In the end, you can barely see them through all the stuff on top, but I know they are there, and that’s what matters. I lightly glued the ephemera in place and then gessoed over the top lighter in some areas than others so my favorite little pieces and details would show through.

Then I took a bunch of acrylic paint in all different colors and my cardboard background, now dry and dumped them all in the dirt and grass of my backyard. I then proceeded to dump, smear, fling, and brush on paint until my hands were multicolored.

Then I took off my shoes, dug my feet into the dirt, and ran across my cardboard several times. Then I flung dirt onto the paint. Rubbed sand and grass into it’s surface, dripped some water on, and aged another part until I felt satisfied that my canvas was good and representative of my traveling adventures.

For some reason, as I flung and smashed and ran, I started talking to myself about releasing my anxiety with every dash across the cardboard. I took out aggression on that thing. And, when it was finished, I had strangely found a little peace in that ugly, now warping, cardboard scrap.

Later, the pasted on paper pieces pulled away, the paint sunk into the cardboard and left the surface a bit dull, the dirt and sand brushed off. Though, visually, the board was not what I’d hoped it would be, emotionally and symbolically, that ugly thing meant a lot.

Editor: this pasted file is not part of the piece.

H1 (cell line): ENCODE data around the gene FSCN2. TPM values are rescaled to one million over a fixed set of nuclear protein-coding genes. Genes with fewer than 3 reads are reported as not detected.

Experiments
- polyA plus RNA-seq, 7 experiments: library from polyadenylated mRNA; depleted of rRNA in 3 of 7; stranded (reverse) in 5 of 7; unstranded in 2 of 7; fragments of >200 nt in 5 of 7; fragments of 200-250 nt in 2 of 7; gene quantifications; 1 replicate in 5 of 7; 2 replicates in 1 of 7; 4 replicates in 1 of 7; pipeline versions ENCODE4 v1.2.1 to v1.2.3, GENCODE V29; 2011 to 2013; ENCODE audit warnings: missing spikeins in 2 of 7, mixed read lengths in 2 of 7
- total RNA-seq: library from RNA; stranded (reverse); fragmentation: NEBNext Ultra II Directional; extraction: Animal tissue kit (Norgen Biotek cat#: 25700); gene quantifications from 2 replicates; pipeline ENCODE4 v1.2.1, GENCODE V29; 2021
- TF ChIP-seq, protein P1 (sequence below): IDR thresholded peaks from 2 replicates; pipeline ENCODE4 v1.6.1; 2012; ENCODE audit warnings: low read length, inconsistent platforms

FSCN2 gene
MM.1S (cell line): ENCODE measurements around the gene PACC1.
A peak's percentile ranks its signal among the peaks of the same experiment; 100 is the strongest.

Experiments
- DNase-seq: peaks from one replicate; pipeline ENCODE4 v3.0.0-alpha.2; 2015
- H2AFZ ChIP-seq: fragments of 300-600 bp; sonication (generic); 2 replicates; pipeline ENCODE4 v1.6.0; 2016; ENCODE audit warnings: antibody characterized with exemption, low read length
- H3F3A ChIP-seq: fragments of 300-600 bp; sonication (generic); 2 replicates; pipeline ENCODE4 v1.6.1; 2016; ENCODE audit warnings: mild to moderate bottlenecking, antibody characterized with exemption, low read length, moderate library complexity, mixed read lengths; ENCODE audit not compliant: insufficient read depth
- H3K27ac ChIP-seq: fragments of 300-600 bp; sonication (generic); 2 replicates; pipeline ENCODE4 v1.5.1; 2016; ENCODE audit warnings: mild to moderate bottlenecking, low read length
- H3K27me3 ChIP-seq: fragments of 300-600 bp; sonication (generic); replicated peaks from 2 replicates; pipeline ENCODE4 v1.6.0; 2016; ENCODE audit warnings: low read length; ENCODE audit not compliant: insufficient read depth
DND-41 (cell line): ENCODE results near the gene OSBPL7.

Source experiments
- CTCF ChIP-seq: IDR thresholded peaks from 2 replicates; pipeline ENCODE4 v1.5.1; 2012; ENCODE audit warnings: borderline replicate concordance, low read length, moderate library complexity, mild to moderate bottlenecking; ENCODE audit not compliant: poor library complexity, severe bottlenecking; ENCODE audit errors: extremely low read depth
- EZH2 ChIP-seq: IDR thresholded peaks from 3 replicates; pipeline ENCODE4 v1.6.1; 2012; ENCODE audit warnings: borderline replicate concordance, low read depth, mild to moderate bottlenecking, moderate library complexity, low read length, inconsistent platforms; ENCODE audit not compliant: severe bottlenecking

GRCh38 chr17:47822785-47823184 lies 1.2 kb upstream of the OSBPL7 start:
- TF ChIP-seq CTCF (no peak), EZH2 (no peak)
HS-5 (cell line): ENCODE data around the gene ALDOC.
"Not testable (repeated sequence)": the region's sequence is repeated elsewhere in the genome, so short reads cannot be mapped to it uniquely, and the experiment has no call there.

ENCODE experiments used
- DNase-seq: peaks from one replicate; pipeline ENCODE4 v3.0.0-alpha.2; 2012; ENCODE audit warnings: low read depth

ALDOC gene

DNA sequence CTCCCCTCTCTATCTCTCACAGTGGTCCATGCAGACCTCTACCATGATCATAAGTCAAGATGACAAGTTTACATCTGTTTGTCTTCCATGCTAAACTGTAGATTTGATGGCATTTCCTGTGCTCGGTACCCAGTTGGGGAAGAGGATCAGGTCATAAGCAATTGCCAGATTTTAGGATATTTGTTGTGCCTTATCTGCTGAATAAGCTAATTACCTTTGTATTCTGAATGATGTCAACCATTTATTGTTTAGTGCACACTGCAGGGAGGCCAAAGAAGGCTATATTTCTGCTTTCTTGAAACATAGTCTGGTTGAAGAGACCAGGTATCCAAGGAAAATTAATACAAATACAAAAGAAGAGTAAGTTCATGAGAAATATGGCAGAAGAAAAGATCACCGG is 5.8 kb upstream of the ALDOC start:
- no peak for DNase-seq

I put it aside for weeks, promising myself I’d write the lyrics on top of it, but I never felt inclined, afraid it would be too ugly to hang in the giant empty wall in my house. I also couldn’t decide which part of the song to use and wasn’t sure if I should just free-write or pre-plan where the letters would go.  But one day the kids wanted to play outside and the time felt right, so I grabbed black paint and a sponge brush and said to myself, “Who cares?” I started writing from the very first line of the song.